Arrivals stay far below limits as Austrian refugee quotas take effect

Austria did not push back any asylum seekers at its main migrant border checkpoint on Saturday, police said, as a new quota system was put to its first test.

In a move that was criticized by the European Commission, the government in Vienna decided this week to take in only 80 asylum seekers per day, and to allow a further 3,200 to transit the country daily.

However, the first group that arrived by train to the Slovenian-Austrian border checkpoint at Spielfeld under the new quota system numbered only about 400 people on Saturday.

A dozen of them applied for refugee protection in Austria, while the rest boarded army buses to continue their trip towards neighbouring Germany, spokeswoman Madeleine Heinrich said.

"The situation was very, very calm and relaxed," she told dpa from Spielfeld, currently the chief entry point for migrants into Austria.

Another 400 people were expected to arrive Sunday.

The quota system was introduced Friday, but no refugees and migrants reached Spielfeld that day.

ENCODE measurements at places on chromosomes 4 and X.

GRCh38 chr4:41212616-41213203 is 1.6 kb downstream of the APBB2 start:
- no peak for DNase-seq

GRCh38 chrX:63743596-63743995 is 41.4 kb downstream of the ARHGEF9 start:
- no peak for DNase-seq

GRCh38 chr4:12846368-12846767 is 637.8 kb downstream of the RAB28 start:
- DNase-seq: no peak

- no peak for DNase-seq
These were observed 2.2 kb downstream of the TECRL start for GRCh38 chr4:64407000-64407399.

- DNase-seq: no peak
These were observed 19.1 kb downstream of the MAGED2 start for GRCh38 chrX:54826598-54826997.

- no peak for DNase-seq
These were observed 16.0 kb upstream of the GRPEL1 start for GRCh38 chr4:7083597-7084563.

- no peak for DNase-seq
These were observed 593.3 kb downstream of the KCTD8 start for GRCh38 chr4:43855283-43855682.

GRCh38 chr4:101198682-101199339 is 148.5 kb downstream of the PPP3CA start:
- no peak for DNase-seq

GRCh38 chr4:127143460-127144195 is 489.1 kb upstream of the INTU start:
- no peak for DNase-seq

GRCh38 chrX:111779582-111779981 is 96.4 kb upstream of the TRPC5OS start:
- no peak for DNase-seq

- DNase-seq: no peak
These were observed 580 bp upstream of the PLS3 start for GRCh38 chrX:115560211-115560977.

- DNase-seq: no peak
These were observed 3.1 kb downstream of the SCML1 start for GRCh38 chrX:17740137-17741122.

Vienna's new policy has already caused a number of temporary border closures along the Balkan routes, as well as concerns that Greece could soon be faced with surging numbers of migrants who are unable to travel on.

EU Migration Commissioner Dimitris Avramopoulos wrote in an official letter to Vienna on Thursday that the quota system runs counter to European and international law, which stipulates that all asylum requests have to be accepted. At the same time, he said Austria should not wave through migrants.

Austrian Interior Minister Johanna Mikl-Leitner pointed out Saturday that asylum seekers arrive at Austria's borders after having been let through other EU countries along the route from Greece through the Balkans.

"If everyone heeded the content of the letter, Austria would not have any problems. The letter was apparently sent to the wrong address," she said in remarks transmitted by her spokesman.

Austria has received 11,000 asylum claims so far this year, following last year's 90,000. The government plans to cap this year's number at 37,500.

Last update: Sat, 20/02/2016 - 16:00
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